Apple, Sex, and Corporate Values

“Sex on television can’t hurt you unless you fall off.”

— Unknown.

A Danish newspaper is greatly annoyed with Apple’s App Store policies. Apple has even been accused of censorship in several protest articles because the newspaper app, which contains a nude photo feature, was rejected. Why is Apple doing this, why is the discussion so heated, and what can Apple do about it?

There is a time honored technique, around much of the world, to use sex to sell goods. And by sex, I mean something so innocent as a pretty woman selling laundry soap or something as upsetting as a glimpse of a strangled female movie star to lure people into a crime drama. Even so, the networks have standards and practices groups that dictate just how far these scenes can go.

In fact, we expect corporations to have values, everywhere we turn. We expect oil companies to take considered, careful technical measures to protect the earth’s environment. We expect companies that sell food to provide oversight on the quality of what we eat. We expect our insurance companies to have integrity and not throw legal trickery at families with children dying of cancer. In every aspect of western culture, we expect companies to obey the law, but more than that, to demonstrate sound moral values.

Censorship and sex

Apple’s Pickle

Apple has made a conscious decision to curate apps. They can’t be harmful and they can’t inappropriately violate a person’s privacy. Apple does this for a reason, which I’ll get into in a minute. But one might first ask if they have a right to do that. I’ll argue that just because Apple never enforced that right on Apple IIs and Macintoshes, doesn’t mean that they can’t start — in a much more vicious Internet atmosphere that arrived long after the first Apple II in 1977 and first Macintosh in 1984.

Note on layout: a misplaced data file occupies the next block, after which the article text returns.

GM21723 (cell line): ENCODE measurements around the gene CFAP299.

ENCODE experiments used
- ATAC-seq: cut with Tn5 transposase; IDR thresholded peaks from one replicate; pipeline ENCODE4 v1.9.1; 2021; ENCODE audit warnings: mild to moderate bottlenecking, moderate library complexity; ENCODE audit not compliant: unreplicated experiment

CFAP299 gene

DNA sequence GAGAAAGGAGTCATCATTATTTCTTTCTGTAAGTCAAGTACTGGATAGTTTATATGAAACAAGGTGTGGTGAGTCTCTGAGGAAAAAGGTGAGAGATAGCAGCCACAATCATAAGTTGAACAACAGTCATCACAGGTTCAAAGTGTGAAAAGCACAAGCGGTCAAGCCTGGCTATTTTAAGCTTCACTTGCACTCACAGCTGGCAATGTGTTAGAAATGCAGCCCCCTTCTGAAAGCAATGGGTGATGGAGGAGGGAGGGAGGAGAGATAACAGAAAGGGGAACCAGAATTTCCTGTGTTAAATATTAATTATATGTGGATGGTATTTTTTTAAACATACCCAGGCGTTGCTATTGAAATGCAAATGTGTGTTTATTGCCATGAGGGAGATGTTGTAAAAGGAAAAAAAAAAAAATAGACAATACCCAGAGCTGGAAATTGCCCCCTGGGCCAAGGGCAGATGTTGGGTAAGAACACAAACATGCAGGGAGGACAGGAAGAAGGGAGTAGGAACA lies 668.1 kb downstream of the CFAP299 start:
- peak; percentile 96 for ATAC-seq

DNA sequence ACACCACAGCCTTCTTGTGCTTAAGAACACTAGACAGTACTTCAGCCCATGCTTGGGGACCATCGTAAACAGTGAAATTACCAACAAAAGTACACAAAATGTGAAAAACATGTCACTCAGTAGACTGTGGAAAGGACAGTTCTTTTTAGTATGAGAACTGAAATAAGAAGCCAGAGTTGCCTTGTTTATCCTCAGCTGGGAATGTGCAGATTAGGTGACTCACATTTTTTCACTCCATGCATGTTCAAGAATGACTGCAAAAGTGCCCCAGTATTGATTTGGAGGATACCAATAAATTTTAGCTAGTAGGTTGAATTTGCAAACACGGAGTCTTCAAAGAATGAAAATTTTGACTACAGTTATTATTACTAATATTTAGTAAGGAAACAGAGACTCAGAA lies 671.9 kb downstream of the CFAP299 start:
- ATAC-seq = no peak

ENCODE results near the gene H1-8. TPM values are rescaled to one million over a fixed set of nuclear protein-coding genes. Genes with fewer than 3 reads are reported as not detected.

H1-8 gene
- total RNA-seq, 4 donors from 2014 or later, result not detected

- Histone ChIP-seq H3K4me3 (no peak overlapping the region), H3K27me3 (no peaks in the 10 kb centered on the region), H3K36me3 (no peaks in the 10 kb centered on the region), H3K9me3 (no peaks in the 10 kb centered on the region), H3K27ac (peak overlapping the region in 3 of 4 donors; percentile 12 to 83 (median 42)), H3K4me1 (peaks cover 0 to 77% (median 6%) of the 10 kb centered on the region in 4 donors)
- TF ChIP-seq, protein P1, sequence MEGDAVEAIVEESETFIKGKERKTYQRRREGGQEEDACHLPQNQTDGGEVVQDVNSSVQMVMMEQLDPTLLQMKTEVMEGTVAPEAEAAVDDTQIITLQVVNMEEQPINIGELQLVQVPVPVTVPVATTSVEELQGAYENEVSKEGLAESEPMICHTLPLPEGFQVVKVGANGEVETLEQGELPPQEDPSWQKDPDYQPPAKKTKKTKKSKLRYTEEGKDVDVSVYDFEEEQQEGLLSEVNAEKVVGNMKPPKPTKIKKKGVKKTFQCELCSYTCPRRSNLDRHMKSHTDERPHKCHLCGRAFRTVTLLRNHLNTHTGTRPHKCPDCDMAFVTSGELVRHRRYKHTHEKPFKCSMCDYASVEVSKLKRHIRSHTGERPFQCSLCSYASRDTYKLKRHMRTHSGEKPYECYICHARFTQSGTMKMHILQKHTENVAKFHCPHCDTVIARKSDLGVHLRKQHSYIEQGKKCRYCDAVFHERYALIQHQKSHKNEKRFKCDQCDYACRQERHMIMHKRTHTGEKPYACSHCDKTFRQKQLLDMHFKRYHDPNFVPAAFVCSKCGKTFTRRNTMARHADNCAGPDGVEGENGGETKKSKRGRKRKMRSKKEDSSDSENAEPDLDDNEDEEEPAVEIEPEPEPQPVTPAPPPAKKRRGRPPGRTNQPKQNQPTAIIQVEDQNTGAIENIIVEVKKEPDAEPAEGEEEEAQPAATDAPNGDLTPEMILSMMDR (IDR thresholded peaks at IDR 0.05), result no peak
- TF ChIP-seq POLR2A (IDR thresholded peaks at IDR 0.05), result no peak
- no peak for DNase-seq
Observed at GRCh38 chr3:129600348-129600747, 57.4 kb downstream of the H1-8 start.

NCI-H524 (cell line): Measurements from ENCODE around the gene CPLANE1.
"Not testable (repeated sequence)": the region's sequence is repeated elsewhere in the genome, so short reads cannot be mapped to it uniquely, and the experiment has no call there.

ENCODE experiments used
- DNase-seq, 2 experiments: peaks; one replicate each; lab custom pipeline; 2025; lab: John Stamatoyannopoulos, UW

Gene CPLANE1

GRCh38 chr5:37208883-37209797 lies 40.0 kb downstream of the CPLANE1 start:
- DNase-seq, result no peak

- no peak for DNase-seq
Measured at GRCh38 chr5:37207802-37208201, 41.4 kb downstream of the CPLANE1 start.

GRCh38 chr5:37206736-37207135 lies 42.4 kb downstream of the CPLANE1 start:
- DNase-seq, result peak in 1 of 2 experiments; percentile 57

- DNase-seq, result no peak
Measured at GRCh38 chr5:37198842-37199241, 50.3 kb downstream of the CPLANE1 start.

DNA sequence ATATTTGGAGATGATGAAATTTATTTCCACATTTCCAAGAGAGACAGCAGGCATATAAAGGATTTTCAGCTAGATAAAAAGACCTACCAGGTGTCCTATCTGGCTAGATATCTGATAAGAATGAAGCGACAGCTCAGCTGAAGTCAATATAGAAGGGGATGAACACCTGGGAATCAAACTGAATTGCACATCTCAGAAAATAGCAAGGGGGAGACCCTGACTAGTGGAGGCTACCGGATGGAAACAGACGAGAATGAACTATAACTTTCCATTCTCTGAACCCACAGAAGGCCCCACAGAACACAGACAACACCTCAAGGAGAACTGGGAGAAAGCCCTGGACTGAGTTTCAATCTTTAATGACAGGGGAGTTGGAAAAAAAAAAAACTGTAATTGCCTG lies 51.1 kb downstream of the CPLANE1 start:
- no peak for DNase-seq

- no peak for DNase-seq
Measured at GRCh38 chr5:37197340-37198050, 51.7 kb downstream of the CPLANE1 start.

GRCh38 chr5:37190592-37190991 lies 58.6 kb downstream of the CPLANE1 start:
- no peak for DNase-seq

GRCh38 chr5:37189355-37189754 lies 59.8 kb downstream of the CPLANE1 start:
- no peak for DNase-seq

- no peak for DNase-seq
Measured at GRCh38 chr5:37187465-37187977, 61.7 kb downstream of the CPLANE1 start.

Companies enforce their rights to protect their customers all the time. Restaurants reserve the right to refuse services to a customer who may be packing a legal, unconcealed firearm lest their own customers become unduly alarmed. Newspapers are not compelled by law to accept ads from terrorist organizations. Cities have the right to enforce a no smoking law in certain buildings, public and private, recognizing their responsibility to protect citizens from harmful cigarette smoke.

These are all laudable values by companies. But let those values get in the way of a businessman who wants to use sex to market his goods, and watch the fur fly.

Apple’s approach is, in my opinion, based on two concepts. First, it has a right and a responsibility to protect its own customers, and if Apple doesn’t, it’ll be found liable in some instances. If it doesn’t do this, the company will be sued anyway, and it’ll be shown that Apple didn’t exercise due diligence — in fact implicitly condoned bad app behavior. Second, Apple recognizes the Internet’s dirty little secret: Apps that appeal to customers because of their sexual content, harmless though they appear on the surface, often use that appeal to engage in scurrilous, under the hood activity. For example, stealing credit card numbers, or reporting your location to car thieves.